I finally find one: The Tread, by TreadDesk Inc. That is the one he will have to get. I have a feeling it will be noisier and less durable than mine, but hopefully it will be good enough.

One of my friends calls. She’s upset it’s been weeks since we’ve done a walk ‘n’ chat.

I explain about my broken toe, and add, “We could do a swim ‘n’ chat.”

“I’m not sure how easily I could chat while swimming,” she says.

“I can swim ‘n’ chat while you chat ‘n’ walk in the water next to me. The pool in the building is shallow at every point.”

“Yeah, that could work.”

We leave it hanging, like people who say, “Let’s have coffee someday!” “Yes, let’s!” I don’t tell her how I broke my toe. I don’t want her to know I got a treadmill. I’m afraid she’ll see it as the end of an era. The end of the walk ‘n’ chat era. A betrayal. My announcement, when it comes, will have to be carefully formulated– something along the lines of: “I got a treadmill because I decided that one hour of walking in the park every day is not enough and that I should walk several more hours on top of it, while writing.” I will not tell her of my addiction to Wikipedia and Wikipediocracy, otherwise she’ll suspect she’ll never see me again.

On the second and third days of my treadmill ownership, I limp on it approximately an hour each day. I know this because the readout says it. I love using the treadmill while typing, while reading the latest dramas on Wikipediocracy and Wikipedia, and while writing this article. If you have a broken toe (even a pinky toe), the internet says to stay off your feet for weeks and avoid walking. But seriously, how can I? It’s absurd, it’s nonsense, I’m not going to sit on my couch for weeks while my beautiful new treadmill is staring at me in the face enticingly. I just can’t do it.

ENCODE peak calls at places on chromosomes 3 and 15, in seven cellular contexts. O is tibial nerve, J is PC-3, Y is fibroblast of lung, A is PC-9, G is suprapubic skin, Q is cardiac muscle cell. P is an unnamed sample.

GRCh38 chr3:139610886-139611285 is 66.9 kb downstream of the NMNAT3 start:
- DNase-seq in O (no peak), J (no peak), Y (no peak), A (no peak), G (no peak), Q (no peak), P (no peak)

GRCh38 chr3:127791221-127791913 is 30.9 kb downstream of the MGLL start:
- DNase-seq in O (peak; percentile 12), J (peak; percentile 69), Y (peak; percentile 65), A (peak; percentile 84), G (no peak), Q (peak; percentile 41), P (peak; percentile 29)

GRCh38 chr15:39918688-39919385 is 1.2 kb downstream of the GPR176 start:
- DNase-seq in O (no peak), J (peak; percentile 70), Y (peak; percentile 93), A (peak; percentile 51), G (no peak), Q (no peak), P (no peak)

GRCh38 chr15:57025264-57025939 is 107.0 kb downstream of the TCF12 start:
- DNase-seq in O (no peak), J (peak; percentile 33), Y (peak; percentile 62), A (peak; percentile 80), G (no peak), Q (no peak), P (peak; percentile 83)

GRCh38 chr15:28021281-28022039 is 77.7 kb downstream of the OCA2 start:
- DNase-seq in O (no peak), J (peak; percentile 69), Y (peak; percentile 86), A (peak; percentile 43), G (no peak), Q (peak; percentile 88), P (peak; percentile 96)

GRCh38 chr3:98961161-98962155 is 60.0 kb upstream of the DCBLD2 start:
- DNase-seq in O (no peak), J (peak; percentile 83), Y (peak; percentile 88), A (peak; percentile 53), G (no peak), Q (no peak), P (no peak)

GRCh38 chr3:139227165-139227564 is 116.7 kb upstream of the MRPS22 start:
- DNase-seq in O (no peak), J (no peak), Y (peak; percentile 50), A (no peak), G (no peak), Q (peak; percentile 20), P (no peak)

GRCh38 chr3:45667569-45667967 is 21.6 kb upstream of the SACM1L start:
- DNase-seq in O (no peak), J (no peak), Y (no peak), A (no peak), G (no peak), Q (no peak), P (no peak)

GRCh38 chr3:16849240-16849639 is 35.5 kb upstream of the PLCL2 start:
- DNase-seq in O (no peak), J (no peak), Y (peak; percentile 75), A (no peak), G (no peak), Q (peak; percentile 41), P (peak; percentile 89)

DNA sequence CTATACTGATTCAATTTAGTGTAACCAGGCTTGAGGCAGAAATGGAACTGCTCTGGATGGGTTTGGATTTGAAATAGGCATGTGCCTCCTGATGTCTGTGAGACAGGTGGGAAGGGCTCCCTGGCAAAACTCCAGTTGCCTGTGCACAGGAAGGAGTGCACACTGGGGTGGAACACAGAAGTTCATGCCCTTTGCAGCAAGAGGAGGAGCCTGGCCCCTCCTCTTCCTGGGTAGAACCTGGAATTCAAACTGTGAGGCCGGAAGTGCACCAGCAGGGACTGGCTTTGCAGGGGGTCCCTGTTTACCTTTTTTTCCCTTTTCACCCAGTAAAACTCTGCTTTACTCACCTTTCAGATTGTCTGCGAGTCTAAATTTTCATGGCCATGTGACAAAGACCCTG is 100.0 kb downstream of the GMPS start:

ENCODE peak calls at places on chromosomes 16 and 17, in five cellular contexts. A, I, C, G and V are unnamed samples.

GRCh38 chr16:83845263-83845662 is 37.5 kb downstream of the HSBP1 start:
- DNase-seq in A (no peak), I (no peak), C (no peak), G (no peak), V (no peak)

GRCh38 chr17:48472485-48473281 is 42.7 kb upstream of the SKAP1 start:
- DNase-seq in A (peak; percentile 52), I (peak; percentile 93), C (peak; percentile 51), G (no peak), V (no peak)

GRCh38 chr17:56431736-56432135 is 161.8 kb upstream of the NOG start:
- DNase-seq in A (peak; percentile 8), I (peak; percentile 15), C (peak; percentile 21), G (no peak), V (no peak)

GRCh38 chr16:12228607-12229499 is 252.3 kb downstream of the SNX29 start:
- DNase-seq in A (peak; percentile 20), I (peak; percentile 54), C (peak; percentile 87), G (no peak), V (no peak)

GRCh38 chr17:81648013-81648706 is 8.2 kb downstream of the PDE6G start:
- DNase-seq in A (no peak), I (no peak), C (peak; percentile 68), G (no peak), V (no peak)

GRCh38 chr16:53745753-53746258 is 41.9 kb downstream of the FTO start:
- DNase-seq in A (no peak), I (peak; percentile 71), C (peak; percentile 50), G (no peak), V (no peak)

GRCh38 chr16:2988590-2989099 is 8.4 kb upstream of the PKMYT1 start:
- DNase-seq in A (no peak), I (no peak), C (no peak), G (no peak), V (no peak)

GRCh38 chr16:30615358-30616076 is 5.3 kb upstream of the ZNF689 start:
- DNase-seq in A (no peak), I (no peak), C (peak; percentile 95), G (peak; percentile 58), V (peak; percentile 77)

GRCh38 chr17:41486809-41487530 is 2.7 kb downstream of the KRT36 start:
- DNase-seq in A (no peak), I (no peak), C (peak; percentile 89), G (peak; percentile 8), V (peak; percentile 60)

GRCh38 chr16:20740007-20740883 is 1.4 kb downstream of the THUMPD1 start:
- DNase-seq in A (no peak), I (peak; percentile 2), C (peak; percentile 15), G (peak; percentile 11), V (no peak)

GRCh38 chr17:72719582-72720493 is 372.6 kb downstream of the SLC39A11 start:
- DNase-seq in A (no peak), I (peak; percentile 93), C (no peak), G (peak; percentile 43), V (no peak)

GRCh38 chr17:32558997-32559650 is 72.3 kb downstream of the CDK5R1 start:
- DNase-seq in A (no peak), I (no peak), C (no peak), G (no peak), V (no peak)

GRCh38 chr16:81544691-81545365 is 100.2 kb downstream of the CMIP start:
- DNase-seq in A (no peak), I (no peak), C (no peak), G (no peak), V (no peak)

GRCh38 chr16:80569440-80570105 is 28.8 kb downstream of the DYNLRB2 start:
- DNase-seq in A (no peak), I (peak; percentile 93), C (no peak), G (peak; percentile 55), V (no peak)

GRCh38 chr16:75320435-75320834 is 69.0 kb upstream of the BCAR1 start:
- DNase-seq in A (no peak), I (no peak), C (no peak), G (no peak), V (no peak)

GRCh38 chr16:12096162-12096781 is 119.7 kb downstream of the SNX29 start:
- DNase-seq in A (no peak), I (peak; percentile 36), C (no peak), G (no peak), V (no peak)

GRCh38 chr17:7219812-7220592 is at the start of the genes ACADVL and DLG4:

Can’t, can’t, can’t. No, no, no. On the fourth day, I limp on it for three and a half hours! Wow. I didn’t even notice. When have I ever walked three and a half hours in a day and not noticed? I’m seriously wondering if the readout is functioning properly.

When I wake up the following morning, my toe confirms the readout was functioning properly. The toe is bloated, red, in pain, and unpleasant. It looks worse than before. I’m not too proud of myself. (Except, I am, because the readout also said: Steps: 13,760. Calories: 565. Distance: 5.57.)

I really didn’t want to go to a doctor for this, but seeing how awful it looks and frightened by some stories I read online about people who were in pain for the rest of their lives after their broken pinky toes didn’t heal properly, I end up going to two doctors.

First, I see my minimalist in-network doctor who always tries to stop me getting the tests I want. He probably won’t want to let me get my toe x-rayed, but since he lives right nearby and can always see me right away, that’s who I go and see first.

He’s predictably amused when he hears I broke my toe on the treadmill I bought to exercise while writing.

I ask him if I could get my toe x-rayed.

He says, “X-rays don’t really serve any purpose for a broken fifth toe except to give you bragging rights.” Ashamed, I don’t mention I’ve been so certain my toe is broken that I’ve been bragging about it without having the legal documents to back it up.